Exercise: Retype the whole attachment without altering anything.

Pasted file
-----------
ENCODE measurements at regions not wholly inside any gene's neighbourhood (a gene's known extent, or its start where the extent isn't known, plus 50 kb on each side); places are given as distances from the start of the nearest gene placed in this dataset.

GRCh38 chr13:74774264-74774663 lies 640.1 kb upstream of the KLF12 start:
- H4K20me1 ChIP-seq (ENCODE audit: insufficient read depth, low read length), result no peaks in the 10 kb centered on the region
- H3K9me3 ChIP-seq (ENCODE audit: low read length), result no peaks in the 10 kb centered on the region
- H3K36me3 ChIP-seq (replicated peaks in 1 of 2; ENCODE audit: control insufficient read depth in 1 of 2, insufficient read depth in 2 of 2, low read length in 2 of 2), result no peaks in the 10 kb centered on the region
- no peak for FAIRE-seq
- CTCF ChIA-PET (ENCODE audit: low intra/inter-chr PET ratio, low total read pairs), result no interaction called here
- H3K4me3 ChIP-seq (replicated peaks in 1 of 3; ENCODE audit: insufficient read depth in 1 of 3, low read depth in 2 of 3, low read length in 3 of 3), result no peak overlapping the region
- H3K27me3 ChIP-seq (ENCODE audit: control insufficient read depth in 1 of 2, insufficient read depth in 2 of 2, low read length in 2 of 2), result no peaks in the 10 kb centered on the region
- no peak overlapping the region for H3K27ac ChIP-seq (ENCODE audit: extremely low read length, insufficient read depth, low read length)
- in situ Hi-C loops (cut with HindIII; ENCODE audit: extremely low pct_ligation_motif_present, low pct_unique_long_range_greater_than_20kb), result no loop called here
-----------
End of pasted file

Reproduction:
ENCODE measurements at regions not wholly inside any gene's neighbourhood (a gene's known extent, or its start where the extent isn't known, plus 50 kb on each side); places are given as distances from the start of the nearest gene placed in this dataset.

GRCh38 chr13:74774264-74774663 lies 640.1 kb upstream of the KLF12 start:
- H4K20me1 ChIP-seq (ENCODE audit: insufficient read depth, low read length), result no peaks in the 10 kb centered on the region
- H3K9me3 ChIP-seq (ENCODE audit: low read length), result no peaks in the 10 kb centered on the region
- H3K36me3 ChIP-seq (replicated peaks in 1 of 2; ENCODE audit: control insufficient read depth in 1 of 2, insufficient read depth in 2 of 2, low read length in 2 of 2), result no peaks in the 10 kb centered on the region
- no peak for FAIRE-seq
- CTCF ChIA-PET (ENCODE audit: low intra/inter-chr PET ratio, low total read pairs), result no interaction called here
- H3K4me3 ChIP-seq (replicated peaks in 1 of 3; ENCODE audit: insufficient read depth in 1 of 3, low read depth in 2 of 3, low read length in 3 of 3), result no peak overlapping the region
- H3K27me3 ChIP-seq (ENCODE audit: control insufficient read depth in 1 of 2, insufficient read depth in 2 of 2, low read length in 2 of 2), result no peaks in the 10 kb centered on the region
- no peak overlapping the region for H3K27ac ChIP-seq (ENCODE audit: extremely low read length, insufficient read depth, low read length)
- in situ Hi-C loops (cut with HindIII; ENCODE audit: extremely low pct_ligation_motif_present, low pct_unique_long_range_greater_than_20kb), result no loop called here